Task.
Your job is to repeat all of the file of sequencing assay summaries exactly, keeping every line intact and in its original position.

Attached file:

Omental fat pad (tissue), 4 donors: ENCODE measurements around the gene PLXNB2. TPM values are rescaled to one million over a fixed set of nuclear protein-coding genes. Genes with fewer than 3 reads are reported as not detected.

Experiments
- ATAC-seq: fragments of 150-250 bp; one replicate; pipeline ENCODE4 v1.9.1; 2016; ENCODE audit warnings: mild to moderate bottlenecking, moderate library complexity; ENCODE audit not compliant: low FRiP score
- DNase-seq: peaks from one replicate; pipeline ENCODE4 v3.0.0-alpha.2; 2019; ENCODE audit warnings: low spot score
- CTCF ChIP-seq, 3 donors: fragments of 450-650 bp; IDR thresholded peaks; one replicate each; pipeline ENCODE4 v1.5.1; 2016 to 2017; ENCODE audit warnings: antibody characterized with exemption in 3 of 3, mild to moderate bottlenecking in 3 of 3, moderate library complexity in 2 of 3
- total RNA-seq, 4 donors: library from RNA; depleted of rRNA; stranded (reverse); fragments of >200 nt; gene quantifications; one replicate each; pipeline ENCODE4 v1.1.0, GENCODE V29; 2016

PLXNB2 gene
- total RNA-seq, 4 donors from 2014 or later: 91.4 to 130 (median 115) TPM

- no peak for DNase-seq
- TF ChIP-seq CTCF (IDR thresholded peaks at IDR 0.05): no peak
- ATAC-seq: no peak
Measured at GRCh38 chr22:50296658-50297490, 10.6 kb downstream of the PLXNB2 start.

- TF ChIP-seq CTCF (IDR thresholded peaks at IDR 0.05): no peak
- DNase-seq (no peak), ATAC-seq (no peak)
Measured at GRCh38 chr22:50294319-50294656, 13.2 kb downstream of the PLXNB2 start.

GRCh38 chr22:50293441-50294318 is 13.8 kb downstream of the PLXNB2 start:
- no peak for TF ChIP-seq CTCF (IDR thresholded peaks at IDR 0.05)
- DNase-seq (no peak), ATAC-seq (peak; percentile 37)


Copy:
Omental fat pad (tissue), 4 donors: ENCODE measurements around the gene PLXNB2. TPM values are rescaled to one million over a fixed set of nuclear protein-coding genes. Genes with fewer than 3 reads are reported as not detected.

Experiments
- ATAC-seq: fragments of 150-250 bp; one replicate; pipeline ENCODE4 v1.9.1; 2016; ENCODE audit warnings: mild to moderate bottlenecking, moderate library complexity; ENCODE audit not compliant: low FRiP score
- DNase-seq: peaks from one replicate; pipeline ENCODE4 v3.0.0-alpha.2; 2019; ENCODE audit warnings: low spot score
- CTCF ChIP-seq, 3 donors: fragments of 450-650 bp; IDR thresholded peaks; one replicate each; pipeline ENCODE4 v1.5.1; 2016 to 2017; ENCODE audit warnings: antibody characterized with exemption in 3 of 3, mild to moderate bottlenecking in 3 of 3, moderate library complexity in 2 of 3
- total RNA-seq, 4 donors: library from RNA; depleted of rRNA; stranded (reverse); fragments of >200 nt; gene quantifications; one replicate each; pipeline ENCODE4 v1.1.0, GENCODE V29; 2016

PLXNB2 gene
- total RNA-seq, 4 donors from 2014 or later: 91.4 to 130 (median 115) TPM

- no peak for DNase-seq
- TF ChIP-seq CTCF (IDR thresholded peaks at IDR 0.05): no peak
- ATAC-seq: no peak
Measured at GRCh38 chr22:50296658-50297490, 10.6 kb downstream of the PLXNB2 start.

- TF ChIP-seq CTCF (IDR thresholded peaks at IDR 0.05): no peak
- DNase-seq (no peak), ATAC-seq (no peak)
Measured at GRCh38 chr22:50294319-50294656, 13.2 kb downstream of the PLXNB2 start.

GRCh38 chr22:50293441-50294318 is 13.8 kb downstream of the PLXNB2 start:
- no peak for TF ChIP-seq CTCF (IDR thresholded peaks at IDR 0.05)
- DNase-seq (no peak), ATAC-seq (peak; percentile 37)